Friday November 22, 2019

Immunotherapy Becomes World’s First Therapy which Cured Breast Cancer

A "highly personalized" anti-cancer therapy

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Research technician Ashwini Balakrishnan works in the immunotherapy research lab of Dr. Stanley Riddell at the Fred Hutchinson Cancer Research Center in Seattle, March 28, 2017.
Research technician Ashwini Balakrishnan works in the immunotherapy research lab of Dr. Stanley Riddell at the Fred Hutchinson Cancer Research Center in Seattle, March 28, 2017. VOA

A woman with an aggressive form of breast cancer which defied chemotherapy and spread to other organs, was cured with an experimental treatment that triggered her immune system, researchers said Monday.

The woman has been cancer-free for two years, reported the U.S.-based team, presenting their results as “a new immunotherapy approach” for the treatment of patients with a late-stage form of the disease.

Other experts not involved in the work hailed it as “exciting”.

So-called “immunotherapy” has already been shown to work in some people with cancer of the lung, cervix, blood cells (leukaemia), skin (melanoma) and bladder.

But an immune breakthrough for bowel, breast and ovary cancer has remained elusive.

In the latest study, a team extracted immune cells called lymphocytes from the patient, tweaked them in the lab, then reinjected them.

Cancer patient
Cancer patient, flickr

The woman was 49 when she signed up for the clinical trial after several attempts at a cure through conventional treatments had failed, said the study published in the scientific journal Nature Medicine.

The cancer had spread to various parts of her body, including the liver.

A person’s immune system is designed to kill invaders, including rogue, cancerous cells. But it can fail, often because it cannot recognize cancer cells containing the patient’s own DNA.

Immunotherapy trains a patient’s own immune cells to recognize and fight cancer.

For the new study, researchers took lymphocytes from a tumor in the woman’s body and scanned them for specific types which reacted to mutant, cancerous cells.

Complete regression

These were reactivated or “switched on” in the lab and injected back, along with a so-called “immune checkpoint inhibitor” — another type of immunotherapy that has shown success in other types of cancer.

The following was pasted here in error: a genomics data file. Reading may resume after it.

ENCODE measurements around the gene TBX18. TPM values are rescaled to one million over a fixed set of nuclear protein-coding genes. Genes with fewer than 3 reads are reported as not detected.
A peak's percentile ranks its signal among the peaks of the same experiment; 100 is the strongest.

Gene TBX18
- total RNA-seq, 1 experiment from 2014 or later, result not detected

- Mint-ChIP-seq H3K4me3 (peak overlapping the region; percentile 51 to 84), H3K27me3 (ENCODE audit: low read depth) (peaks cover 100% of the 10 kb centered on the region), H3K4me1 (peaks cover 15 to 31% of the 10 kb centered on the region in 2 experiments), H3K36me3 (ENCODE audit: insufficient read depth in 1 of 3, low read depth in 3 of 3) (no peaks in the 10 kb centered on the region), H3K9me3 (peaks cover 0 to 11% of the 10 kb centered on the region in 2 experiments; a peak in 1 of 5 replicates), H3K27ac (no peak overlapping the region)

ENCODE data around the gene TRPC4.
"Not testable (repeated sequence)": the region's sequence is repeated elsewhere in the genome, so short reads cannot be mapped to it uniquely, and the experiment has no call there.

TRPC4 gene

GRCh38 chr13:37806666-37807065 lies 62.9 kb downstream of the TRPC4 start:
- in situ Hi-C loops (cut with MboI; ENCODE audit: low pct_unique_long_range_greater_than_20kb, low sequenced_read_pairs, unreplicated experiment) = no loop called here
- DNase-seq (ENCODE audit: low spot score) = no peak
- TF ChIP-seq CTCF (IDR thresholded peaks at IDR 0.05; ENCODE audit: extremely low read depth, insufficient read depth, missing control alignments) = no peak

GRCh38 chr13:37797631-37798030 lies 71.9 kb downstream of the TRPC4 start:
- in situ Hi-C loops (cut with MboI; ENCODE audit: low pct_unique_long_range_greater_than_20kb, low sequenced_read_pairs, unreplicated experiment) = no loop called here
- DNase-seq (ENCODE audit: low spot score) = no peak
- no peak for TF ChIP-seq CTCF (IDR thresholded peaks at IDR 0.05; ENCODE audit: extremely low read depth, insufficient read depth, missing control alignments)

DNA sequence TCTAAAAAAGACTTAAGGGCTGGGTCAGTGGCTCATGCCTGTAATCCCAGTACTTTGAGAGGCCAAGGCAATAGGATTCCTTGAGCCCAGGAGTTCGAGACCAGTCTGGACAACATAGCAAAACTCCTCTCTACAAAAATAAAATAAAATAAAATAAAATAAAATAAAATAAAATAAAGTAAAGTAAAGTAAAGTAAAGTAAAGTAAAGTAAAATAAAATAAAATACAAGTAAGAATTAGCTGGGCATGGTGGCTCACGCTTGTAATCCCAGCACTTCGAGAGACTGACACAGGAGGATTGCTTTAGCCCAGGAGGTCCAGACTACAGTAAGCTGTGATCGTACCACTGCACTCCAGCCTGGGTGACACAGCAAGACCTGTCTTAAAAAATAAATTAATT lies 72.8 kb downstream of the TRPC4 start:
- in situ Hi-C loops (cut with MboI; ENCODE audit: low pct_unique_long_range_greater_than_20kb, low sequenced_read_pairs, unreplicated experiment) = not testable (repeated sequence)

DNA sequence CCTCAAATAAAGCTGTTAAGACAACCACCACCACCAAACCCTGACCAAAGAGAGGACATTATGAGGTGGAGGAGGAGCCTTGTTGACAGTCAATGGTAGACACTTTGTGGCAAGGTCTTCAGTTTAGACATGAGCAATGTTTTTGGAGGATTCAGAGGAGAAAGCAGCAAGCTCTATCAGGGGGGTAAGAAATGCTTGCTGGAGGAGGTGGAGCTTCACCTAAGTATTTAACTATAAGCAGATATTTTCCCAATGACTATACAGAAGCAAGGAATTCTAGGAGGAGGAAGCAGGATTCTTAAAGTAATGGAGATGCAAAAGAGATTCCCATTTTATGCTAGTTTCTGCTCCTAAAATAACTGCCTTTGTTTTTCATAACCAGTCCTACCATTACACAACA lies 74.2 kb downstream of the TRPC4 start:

Cancer survivor
Cancer survivor, flickr

This resulted in a “highly personalized” anti-cancer therapy that yielded “complete tumor regression,” the researchers wrote.

In a comment also published by Nature Medicine, expert Laszlo Radvanyi from Canada’s Ontario Institute for Cancer Research said the woman’s response to the treatment was “unprecedented” for such advanced breast cancer.

This work showed “we are now at the cusp of a major revolution in finally realizing the elusive goal of being able to target the plethora of mutations in cancer through immunotherapy,” he wrote.

In a reaction via the Science Media Centre in London, immunotherapy professor Alan Melcher of The Institute of Cancer Research said the trial was “fascinating and exciting.”

The work “provides a major ‘proof-of-principle’ step forward, in showing how the power of the immune system can be harnessed to attack even the most difficult-to-treat cancers,” he said.

Peter Johnson, an oncology professor at the Cancer Research UK Centre, said the study confirmed the immune system can recognize some cancers, and “if this can be stimulated in the right way, even cancers that have spread to different parts of the body may be treatable.”

The technique is “highly specialized and complex”, he cautioned, and may not be suitable for many patients. (VOA)

Next Story

Beware! Velvety ‘Triple Palms’ Can be Sign of Lung Cancer

"All patients with tripe palms should be evaluated with a full diagnostic work-up for an associated malignancy, particularly lung or gastric carcinoma," wrote the researchers

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Cancer
Velvety palms constitute a rare medical condition known as 'tripe palms', due to their resemblance to the rippled appearance of the stomach lining of cows, pigs or sheep. Pixabay

In a rare medical condition, a 73-year-old Brazilian woman was diagnosed with lung cancer after she showed up at a dermatologist’s clinic with velvety ‘triple palms’.

An elderly smoker who acknowledged that she’d gone through a pack of cigarettes every day for 30 years, the woman was suffering from painful lesions on her hands.

According to Science Alert that cited a case published in a paper in The New England Journal of Medicine, she also had cough for about a year, and had lost 5 kg in the last four months alone.

“Physical examination revealed sharp demarcation of the folds in the lines of her hands in addition to a velvety appearance of palmar surfaces and ridging of the skin,” her doctors wrote in the case report.

Velvety palms constitute a rare medical condition known as ‘tripe palms’, due to their resemblance to the rippled appearance of the stomach lining of cows, pigs or sheep.

Cancer
Cancer Ribbon. Pixabay

Sometimes called acanthosis palmaris, such tripe palms fall under skin disorder.

In the case of this 73-year-old patient, a CT scan revealed irregularities in her lungs.

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A subsequent biopsy confirmed the diagnosis of adenocarcinoma, and she underwent chemotherapy and radiation therapy, said the report.

“All patients with tripe palms should be evaluated with a full diagnostic work-up for an associated malignancy, particularly lung or gastric carcinoma,” wrote the researchers. (IANS)